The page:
March is Women’s History Month, a celebration of female contribution to American history and our contemporary society. It coincides with International Women’s Day, March 8, which recognizes not only the achievements of women, but also draws attention to persistent inequality throughout the world. Although the U.S. passed the Equal Pay Act in 1963, female earnings have remained consistently lower than their male counterparts throughout the country, including in Colorado.
The Centennial State ranks 20th in the nation for smallest pay gap between men and women, according to a recent report from business.org, a Salt Lake City-based organization focused on helping the small business market nationwide. It used data from the 2018 American Community Survey to determine its rankings. Nationally, female workers over the age of 16 make 80.1% of the median earnings of men of the same demographic. Louisiana has the largest pay gap: women there make $0.70 to every man’s $1.
In Colorado, the gender pay gap has improved 3.6% since 2010, and on average, women in Colorado earn $0.83 for every $1 men make. In Boulder, women earn $0.75 to every man’s dollar, making Boulder’s gender pay gap greater than every other reported Colorado metro area, including much more conservative places of the state like Colorado Springs (77.8%) and Greeley (80.4%).
Pueblo, where on average women make $0.96 cents to every $1 men in the city make, ranks in the top 10 of metro areas across the country.
The analysis also found that pay discrimination hits female entrepreneurs the hardest and the pay gap actually widens for women with advanced degrees. Nationally, women who have a bachelor’s degree earn 68.45% compared to men with the same degree and only 67.6% if they have a professional degree compared to men.
Oil and gas permits, environmental rollbacks continue amid shutdowns
The federal government and regulators are pushing forward on approving oil and gas permits in Colorado and rolling back environmental protections nationwide, despite widespread government shutdowns and stay-at-home orders.
The Center for Western Priorities (CWP) recently found that the U.S. Department of the Interior is pushing forward on 76 policies that weaken protections to wildlife and expand fossil fuel extraction on public lands.
Currently, seven proposed and final rules are being reviewed by the White House Office of Management and Budget, including regulations that weaken air quality restrictions for offshore drilling, reopen tax loopholes for oil, gas and coal companies, weaken the Environmental Protection Act and more, according to CWP.
“Instead of allowing Americans to focus on their health and well-being, the Trump administration is moving forward with destructive proposals to expand drilling and mining and reduce protections for wildlife,” said CWP Policies Director Jesse Prentice-Dunn in a statement.
Concurrently, the Colorado Oil and Gas Conservation Commission (COGCC) confirmed to Boulder Weekly that it is still reviewing and approving permits and that the number of applications has not fluctuated amid coronavirus-related shutdowns. The COGCC announced on March 25, however, that it would pause rulemaking related to SB 181.
Boulder County canceled all upcoming meetings to review its proposed oil and gas regulations due to COVID-19. “Updates to the schedule will be announced as soon as a safe and robust public process is possible,” the County said in a press release.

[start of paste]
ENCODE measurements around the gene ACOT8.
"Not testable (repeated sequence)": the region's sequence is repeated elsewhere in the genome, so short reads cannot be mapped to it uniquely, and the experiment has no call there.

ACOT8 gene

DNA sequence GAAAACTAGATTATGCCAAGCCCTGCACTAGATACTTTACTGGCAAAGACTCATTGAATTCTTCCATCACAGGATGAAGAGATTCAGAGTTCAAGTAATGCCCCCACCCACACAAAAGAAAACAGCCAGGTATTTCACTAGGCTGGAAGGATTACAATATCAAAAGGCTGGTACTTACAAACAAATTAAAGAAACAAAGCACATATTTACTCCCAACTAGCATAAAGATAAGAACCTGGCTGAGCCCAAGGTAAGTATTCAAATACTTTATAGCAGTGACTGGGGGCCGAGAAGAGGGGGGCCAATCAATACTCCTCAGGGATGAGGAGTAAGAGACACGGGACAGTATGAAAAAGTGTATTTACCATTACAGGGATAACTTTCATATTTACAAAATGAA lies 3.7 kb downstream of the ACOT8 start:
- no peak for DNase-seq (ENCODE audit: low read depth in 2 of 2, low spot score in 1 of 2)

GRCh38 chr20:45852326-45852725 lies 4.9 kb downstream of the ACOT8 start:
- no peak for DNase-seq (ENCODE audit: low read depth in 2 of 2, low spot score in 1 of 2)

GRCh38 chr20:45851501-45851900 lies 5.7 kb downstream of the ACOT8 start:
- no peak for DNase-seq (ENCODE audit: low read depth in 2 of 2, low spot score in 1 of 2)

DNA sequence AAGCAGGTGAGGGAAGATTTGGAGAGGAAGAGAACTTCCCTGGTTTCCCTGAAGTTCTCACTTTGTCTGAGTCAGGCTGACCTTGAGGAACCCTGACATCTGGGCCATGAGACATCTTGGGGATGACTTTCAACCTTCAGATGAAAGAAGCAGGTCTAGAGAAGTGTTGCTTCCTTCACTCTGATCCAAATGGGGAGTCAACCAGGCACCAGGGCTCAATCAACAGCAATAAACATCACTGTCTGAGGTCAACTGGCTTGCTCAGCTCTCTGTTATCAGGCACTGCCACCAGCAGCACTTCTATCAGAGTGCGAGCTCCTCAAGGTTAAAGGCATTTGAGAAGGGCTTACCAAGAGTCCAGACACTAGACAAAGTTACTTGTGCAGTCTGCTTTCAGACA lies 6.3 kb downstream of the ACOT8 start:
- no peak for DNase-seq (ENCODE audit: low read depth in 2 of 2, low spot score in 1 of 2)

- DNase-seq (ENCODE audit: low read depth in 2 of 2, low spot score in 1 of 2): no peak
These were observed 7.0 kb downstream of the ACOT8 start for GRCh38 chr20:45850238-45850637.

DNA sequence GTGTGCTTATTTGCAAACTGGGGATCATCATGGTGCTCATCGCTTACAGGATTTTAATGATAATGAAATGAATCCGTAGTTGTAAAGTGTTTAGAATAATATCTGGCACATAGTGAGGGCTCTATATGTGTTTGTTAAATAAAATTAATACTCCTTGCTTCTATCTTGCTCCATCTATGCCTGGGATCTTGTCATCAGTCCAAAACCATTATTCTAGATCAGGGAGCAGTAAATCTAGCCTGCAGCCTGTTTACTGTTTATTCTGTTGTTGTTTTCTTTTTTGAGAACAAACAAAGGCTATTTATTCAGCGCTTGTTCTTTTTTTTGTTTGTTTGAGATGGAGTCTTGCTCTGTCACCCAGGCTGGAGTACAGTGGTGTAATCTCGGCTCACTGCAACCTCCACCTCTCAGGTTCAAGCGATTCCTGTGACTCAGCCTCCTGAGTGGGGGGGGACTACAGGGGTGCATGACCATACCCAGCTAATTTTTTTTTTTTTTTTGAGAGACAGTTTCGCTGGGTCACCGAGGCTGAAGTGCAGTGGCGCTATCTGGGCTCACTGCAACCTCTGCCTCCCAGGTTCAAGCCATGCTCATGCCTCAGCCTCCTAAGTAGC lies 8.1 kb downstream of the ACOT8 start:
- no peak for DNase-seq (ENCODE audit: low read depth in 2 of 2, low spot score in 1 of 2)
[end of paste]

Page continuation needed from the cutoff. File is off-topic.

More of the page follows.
Rescue teams, Sheriff’s Office preparing for increase in calls
Boulder County trails and open space were packed this past weekend, and will likely be in the near future on any day that’s reasonably nice. But with more people recreating, there is a potential for more injuries and more calls to the Sheriff’s Office and Rocky Mountain Rescue.
“The biggest issue we encountered over the weekend was the number of people recreating in the mountains,” says Mike Wagner, division chief at the Boulder County Sheriff’s Office. “Trailheads, it was across the board, County-wide… parks. It was crowded because people have been quarantined. … We appreciate people are out exercising, but it does create other [issues] in the system.”
Like the potential for increased interactions between law enforcement, rescue workers and people exercising, and subsequent trips to area emergency rooms. Drew Hildner, a team leader at Rocky Mountain Rescue, says the group got four rescue calls this weekend, “a little bit unusual for this time of year, but not enough to be remarkable.”
“I wouldn’t yet be ready to chalk it up to anything to do with COVID-19, but it is something we are prepared for and continually keeping an eye on,” Hildner says. “It is something we are anticipating from a planning standpoint.”
Individual injuries and calls may be limited now, but they can add up and jam the system quickly at a time like this, Wagner says.
“People get injured. Injured people can end up in the hospital,” he says. “That has a direct impact to the hospital system and emergency department. Hospitals are already stretched thin, and it’s just adding additional complexity to the challenge.”
The answer is not to stop exercising or getting out in nature, to be sure. But, Hildner says, maybe use some common sense when you’re out on the trail.
“Now is not the time to push your limits, or to try things that are at your technical limits or trying to get new, fastest times on some trial or something like that,” he says. “We’re just kind of asking people to slow down, take it easier and maybe do more planning and preparation.”